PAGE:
During the next council meeting in October, Mahnensmith asked how the jail was handling the increased population.

“We’re still doing all right,” Fisher responded.

At the second October 2018 meeting of the commissioners, he said they try to get the numbers down but then other inmates come in when some are transferred out.

At the following meeting of the commissioners in November, Vice President Kevin Woodward said the count of 112 was too many inmates to have in the facility. President Blake Gerber concurred, adding they need to get the count back down to the double digits.

That same week, at the November council meeting, Mahnensmith noted the jail is still running at a fairly high population. Member Chuck King asked if there was anything that could be done to address that.

“It’d be through the courts,” Fisher responded.

He also said most of the inmates are held on pre-trial bond awaiting disposition of their cases. Meanwhile, the DOC requires that the jail hold inmates locally for local hearings, which increases their numbers.

Of yesterday’s 92 inmate count, 53 are being held on pre-trial bond — 29 for Wells Circuit and 24 for Wells Superior, Holliday said.

He also said he is aiming to foster a good working relationship with the Wells County Prosecutor’s Office and the two judges when it comes to such figures.

“Communication is key,” Holliday said.

The judges keep an eye on the number of inmates being held on pre-trial bond, and they are working to improve that process — although it takes some time to get cases through the court system, Holliday said.

Meanwhile, he said the commissioners and the council have done their best to help maintain the operations of a jail that was built in 1986.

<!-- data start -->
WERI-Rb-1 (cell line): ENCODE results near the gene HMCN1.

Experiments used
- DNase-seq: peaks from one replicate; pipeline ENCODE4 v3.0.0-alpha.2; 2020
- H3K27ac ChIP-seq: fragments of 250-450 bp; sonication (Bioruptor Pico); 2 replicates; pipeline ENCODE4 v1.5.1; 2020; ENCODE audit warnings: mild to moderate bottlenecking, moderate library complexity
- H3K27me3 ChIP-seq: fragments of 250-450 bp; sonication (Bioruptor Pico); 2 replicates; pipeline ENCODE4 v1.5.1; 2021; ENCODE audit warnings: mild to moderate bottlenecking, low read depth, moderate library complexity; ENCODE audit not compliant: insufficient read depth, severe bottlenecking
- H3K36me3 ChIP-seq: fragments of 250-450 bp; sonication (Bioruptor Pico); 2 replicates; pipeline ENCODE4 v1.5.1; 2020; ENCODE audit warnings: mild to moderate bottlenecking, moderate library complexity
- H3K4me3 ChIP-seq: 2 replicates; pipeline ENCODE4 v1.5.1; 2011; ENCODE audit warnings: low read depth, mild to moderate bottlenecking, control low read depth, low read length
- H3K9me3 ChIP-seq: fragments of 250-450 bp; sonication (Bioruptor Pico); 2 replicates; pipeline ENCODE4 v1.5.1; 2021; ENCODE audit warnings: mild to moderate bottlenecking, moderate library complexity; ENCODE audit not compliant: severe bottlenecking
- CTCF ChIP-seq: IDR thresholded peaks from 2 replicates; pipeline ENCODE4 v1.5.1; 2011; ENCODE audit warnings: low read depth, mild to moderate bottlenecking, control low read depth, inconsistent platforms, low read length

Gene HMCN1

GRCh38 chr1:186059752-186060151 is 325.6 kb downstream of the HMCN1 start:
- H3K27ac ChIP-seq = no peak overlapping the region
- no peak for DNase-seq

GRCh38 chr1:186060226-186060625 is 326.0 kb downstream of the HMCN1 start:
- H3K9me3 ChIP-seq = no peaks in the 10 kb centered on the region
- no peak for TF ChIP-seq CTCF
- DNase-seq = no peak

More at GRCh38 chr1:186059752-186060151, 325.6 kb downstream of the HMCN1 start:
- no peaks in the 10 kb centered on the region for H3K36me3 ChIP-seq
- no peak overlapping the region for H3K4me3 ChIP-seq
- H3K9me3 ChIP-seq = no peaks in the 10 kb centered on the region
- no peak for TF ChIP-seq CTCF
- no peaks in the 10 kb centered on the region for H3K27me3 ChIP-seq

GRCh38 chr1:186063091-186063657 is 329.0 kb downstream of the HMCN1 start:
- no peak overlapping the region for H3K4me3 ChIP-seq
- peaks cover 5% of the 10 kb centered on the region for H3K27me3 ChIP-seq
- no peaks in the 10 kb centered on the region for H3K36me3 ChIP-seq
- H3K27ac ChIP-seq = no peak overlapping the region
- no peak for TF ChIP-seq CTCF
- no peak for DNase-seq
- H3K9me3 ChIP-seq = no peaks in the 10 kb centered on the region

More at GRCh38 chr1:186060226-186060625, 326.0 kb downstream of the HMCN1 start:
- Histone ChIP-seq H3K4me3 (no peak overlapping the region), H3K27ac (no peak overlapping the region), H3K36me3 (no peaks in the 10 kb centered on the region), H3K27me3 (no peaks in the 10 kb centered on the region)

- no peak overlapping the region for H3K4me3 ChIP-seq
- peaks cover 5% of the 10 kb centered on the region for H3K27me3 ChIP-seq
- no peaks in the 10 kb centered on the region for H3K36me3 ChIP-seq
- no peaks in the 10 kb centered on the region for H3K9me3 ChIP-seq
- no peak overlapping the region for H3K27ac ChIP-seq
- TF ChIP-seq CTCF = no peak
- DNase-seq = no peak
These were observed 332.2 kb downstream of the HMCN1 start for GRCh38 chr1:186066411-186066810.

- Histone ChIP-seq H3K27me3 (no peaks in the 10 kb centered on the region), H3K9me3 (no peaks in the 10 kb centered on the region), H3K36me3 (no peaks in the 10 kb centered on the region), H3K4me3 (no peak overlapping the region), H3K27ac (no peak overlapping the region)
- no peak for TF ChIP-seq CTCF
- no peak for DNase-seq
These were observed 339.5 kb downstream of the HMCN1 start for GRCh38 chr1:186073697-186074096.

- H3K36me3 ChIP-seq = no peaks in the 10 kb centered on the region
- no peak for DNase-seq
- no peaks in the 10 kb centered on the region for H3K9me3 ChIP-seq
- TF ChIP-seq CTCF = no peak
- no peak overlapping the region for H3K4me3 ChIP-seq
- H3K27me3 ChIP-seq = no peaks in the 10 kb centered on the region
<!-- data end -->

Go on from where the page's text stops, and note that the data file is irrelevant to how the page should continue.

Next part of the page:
Due to the state’s criminal code changes of 2014, the county is housing local inmates who commit Level 6 felonies, or the lowest-level felonies. They were once under the auspices of the IDOC but are now under the care of the jails in which counties sentence them.

The highest Level 6 felony count of 2018 available and presented to the commissioners was April 16’s count of 23 of the 93 inmates, or nearly 25 percent of the jail population.

While the county has a history of housing inmates for neighboring counties when needed — such as seven of the 91 inmates in August 2017 — the county also continues to be a holding facility for other IDOC inmates, and they come with a per diem charge from the state to help supplement the jail’s budget.

At last month’s county council meeting, Fisher presented his monthly income report. Through November, the DOC paid the county $345,075 in per diem fees in 2018.

In 2017, the county received a total of $397,970 — making up almost 85 percent of the county’s total generated income ($470,112.65) for the year when looking at all methods of income.

The highest DOC inmate count available that was presented to the commissioners in 2018 was 13 such inmates — once each in March, November and December.

— — —

The capacity concerns in 2017 did not prohibit the county from receiving positive remarks elsewhere in that year’s inspection, though.

It was noted the “jail was clean and well organized. Staff were professional and open to suggestions/recommendations.” Also: “Male/female offenders were well behaved. Felt safe, food good, medical sufficient, and staff treated them fairly.”